How to Tell if a Remote Job Is a Scam or Legit
Kick those sketchy remote job listings to the curb.
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So, you’ve scanned remote job boards and found what seems like a great remote job and, if offered the role, you’d jump at the chance to work from home! After all, working from home means having control over your office environment, your work wardrobe, and even the office microwave (so you can finally ban the reheating of your coworkers’ leftover fish dinner for lunch! We know it’s you, Karen.). What’s not to love about remote work?
But not all work-from-home jobs are created equal, so it’s vital that you vet any remote job you’re considering to make sure it’s the right one for you. At FlexJobs, we spend a lot of time screening remote job listings to find the ones that are legitimate, professional-level, and high-quality. Most of the so-called remote jobs we see turn out to be scams, “business opportunities,” or other junk, so we’ve gotten quite good at pinpointing real remote jobs.
Here’s what to look for when vetting potential remote jobs to make sure you’ve found the best opportunity possible and don’t fall into a serious scam.
What to Look for in a Remote Job
Each company handles its remote jobs a little differently than the next, so these are some of the aspects you’ll want to pay attention to.
While a work-at-home job might seem like it allows you to work from anywhere in the world, most remote jobs actually have some sort of location requirement. The company may seek applicants who live in a particular metro area, state, region of the country, time zone, or country. If you want a true “work-from-anywhere” remote job, pay close attention to the location requirements on any job posting.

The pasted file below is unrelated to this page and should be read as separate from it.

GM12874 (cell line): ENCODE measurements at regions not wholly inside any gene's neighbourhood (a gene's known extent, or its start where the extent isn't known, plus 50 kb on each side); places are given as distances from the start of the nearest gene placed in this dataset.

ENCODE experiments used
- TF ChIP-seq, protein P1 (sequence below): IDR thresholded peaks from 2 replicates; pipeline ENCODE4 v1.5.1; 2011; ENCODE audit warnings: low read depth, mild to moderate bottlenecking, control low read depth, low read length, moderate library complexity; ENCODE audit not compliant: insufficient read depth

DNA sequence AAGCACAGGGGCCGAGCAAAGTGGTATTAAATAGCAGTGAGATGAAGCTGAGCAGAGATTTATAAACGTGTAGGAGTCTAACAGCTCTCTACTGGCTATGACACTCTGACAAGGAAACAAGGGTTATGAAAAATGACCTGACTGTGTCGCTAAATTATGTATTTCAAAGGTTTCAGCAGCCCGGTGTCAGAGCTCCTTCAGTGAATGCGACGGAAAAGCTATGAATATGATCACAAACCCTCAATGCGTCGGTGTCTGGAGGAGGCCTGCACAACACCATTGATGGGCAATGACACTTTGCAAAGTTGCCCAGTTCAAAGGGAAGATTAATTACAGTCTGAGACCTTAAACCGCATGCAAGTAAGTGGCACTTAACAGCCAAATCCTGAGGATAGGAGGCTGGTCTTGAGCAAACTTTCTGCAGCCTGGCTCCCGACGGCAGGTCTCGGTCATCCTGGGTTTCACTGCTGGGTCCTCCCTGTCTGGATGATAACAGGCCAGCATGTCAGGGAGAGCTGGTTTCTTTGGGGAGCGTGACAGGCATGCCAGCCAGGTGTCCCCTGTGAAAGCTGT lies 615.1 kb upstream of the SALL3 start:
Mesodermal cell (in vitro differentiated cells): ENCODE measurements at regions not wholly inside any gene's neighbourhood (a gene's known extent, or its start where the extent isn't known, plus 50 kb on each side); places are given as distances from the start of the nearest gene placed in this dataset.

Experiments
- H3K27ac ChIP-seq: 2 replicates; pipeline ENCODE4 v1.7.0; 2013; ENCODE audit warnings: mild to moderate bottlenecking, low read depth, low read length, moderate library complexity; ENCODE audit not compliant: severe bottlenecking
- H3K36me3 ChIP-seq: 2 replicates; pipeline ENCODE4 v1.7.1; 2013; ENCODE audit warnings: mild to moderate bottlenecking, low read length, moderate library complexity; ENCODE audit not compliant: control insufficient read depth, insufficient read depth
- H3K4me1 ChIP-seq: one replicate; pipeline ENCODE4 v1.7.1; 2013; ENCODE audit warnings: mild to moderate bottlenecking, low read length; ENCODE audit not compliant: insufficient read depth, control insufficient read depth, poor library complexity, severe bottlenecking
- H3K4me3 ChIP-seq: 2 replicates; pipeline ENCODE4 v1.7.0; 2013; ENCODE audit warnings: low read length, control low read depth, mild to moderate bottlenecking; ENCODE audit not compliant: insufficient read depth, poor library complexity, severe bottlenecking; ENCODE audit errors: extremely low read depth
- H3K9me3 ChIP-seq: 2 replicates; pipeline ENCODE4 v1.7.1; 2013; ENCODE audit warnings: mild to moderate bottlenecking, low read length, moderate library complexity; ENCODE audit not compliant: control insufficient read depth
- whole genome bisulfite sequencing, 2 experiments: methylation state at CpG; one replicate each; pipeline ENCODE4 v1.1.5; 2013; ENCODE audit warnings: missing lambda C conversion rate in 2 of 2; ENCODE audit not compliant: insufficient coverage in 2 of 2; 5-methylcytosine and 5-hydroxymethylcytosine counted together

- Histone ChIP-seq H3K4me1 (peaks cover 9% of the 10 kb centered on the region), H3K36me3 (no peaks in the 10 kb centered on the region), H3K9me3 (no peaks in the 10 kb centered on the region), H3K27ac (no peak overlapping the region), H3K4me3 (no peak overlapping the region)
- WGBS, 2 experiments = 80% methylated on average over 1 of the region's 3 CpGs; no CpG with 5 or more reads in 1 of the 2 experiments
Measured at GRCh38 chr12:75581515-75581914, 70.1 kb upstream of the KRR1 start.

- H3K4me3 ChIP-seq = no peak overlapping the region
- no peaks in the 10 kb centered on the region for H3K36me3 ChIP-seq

Home Office Set-Up
Each company also handles equipment for remote workers differently. Some offices provide you with specific equipment and software (laptops, headsets, etc.). Some let you use your own equipment provided it meets their requirements (a certain operating system, less than three years old, etc.). And some provide no guidelines or equipment specifications.
Paying for Office Equipment
Some companies pay for or reimburse home office equipment. Some provide a technology stipend that you can use towards the purchase of equipment. And others operate a “BYOD” or “bring your own device” system where you’re completely responsible for the expenses, which are often tax deductible in the U.S. through the Home Office Tax Deduction. Make sure you find out what’s expected of you before accepting any offer, because you might be on the hook for some expensive technology.
Salary for Remote Jobs
Each company also has different methods for setting the salaries of their remote jobs. In traditional jobs, location is factored in to set the salary range because different locations have different costs of living, and therefore, different market rates. With remote jobs, some companies set salary ranges based on the applicant’s location. Others set salary based on the company’s location. Search sites like Salary.com, PayScale.com, and Glassdoor.com for ranges with these two locations to give you an good overall range to expect. Make sure you do your research before you start any salary negotiations.